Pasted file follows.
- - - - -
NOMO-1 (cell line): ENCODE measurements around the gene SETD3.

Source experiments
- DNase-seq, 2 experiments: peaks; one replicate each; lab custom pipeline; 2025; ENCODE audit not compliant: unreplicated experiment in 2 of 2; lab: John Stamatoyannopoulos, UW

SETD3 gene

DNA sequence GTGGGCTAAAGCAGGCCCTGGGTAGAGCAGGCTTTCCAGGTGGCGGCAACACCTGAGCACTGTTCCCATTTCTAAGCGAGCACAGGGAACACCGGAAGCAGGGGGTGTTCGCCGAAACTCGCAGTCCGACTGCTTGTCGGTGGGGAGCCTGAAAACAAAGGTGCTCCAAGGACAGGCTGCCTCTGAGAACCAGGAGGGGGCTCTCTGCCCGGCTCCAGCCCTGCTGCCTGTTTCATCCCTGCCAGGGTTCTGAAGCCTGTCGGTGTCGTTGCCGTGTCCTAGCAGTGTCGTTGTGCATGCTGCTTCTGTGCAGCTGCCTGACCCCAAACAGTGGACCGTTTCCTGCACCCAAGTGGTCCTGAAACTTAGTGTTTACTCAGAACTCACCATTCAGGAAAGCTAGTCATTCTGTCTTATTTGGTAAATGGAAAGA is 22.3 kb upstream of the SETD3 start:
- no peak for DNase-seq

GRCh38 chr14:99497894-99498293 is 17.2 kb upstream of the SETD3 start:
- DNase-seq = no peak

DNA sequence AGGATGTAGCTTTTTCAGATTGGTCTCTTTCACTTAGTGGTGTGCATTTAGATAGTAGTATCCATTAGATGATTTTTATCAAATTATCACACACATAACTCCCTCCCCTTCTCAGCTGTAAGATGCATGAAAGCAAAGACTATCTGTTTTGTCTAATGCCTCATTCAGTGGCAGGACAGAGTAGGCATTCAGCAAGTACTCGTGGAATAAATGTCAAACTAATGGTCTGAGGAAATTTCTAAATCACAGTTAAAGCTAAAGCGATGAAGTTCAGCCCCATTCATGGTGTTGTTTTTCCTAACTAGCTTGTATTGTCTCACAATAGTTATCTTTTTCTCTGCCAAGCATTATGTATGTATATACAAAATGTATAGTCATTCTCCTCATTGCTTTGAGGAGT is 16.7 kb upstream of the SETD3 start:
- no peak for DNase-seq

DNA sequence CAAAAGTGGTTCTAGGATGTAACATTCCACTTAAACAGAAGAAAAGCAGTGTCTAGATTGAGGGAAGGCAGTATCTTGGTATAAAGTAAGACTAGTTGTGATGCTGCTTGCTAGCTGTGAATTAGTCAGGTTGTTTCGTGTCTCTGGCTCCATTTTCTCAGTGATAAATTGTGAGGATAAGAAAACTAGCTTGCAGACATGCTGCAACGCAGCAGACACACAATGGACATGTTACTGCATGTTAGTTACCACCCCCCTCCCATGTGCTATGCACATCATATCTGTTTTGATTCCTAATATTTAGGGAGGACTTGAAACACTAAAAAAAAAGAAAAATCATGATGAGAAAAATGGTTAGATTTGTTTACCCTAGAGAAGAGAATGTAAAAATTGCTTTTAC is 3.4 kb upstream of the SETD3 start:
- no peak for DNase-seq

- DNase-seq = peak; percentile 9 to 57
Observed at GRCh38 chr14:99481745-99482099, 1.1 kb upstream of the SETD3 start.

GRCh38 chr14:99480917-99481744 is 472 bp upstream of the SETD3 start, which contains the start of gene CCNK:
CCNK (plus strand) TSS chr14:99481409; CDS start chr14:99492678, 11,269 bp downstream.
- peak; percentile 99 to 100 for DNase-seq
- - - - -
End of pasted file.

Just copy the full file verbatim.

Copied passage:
NOMO-1 (cell line): ENCODE measurements around the gene SETD3.

Source experiments
- DNase-seq, 2 experiments: peaks; one replicate each; lab custom pipeline; 2025; ENCODE audit not compliant: unreplicated experiment in 2 of 2; lab: John Stamatoyannopoulos, UW

SETD3 gene

DNA sequence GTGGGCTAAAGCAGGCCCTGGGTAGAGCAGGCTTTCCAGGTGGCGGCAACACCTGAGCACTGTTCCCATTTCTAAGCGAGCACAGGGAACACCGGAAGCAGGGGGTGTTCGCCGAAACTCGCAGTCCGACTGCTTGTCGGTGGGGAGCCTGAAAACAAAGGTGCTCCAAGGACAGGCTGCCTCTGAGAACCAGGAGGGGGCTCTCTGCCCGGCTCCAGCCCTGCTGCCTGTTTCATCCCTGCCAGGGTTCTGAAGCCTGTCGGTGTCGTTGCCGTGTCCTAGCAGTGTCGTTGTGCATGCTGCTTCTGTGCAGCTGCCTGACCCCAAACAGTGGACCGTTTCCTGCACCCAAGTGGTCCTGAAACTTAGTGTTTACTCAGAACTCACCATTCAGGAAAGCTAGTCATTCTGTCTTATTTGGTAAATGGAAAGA is 22.3 kb upstream of the SETD3 start:
- no peak for DNase-seq

GRCh38 chr14:99497894-99498293 is 17.2 kb upstream of the SETD3 start:
- DNase-seq = no peak

DNA sequence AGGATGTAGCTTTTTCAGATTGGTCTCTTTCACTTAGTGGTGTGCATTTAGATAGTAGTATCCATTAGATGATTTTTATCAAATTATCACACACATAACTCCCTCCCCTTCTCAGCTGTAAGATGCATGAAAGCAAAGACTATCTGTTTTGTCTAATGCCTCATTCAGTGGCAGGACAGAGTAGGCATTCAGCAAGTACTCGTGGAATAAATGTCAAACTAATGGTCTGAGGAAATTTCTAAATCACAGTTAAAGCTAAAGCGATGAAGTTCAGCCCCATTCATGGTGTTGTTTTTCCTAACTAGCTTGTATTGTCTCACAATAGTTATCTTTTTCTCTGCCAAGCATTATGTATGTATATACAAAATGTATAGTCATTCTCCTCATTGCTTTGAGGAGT is 16.7 kb upstream of the SETD3 start:
- no peak for DNase-seq

DNA sequence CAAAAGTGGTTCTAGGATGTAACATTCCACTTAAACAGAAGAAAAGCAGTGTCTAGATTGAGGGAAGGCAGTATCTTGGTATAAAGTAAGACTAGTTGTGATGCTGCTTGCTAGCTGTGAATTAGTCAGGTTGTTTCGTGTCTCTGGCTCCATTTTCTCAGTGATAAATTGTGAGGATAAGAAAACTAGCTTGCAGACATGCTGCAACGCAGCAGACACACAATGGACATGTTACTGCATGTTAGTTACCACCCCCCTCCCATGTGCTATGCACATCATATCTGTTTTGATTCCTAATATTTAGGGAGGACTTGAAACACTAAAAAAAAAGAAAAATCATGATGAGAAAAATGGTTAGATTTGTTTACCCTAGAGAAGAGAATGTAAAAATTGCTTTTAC is 3.4 kb upstream of the SETD3 start:
- no peak for DNase-seq

- DNase-seq = peak; percentile 9 to 57
Observed at GRCh38 chr14:99481745-99482099, 1.1 kb upstream of the SETD3 start.

GRCh38 chr14:99480917-99481744 is 472 bp upstream of the SETD3 start, which contains the start of gene CCNK:
CCNK (plus strand) TSS chr14:99481409; CDS start chr14:99492678, 11,269 bp downstream.
- peak; percentile 99 to 100 for DNase-seq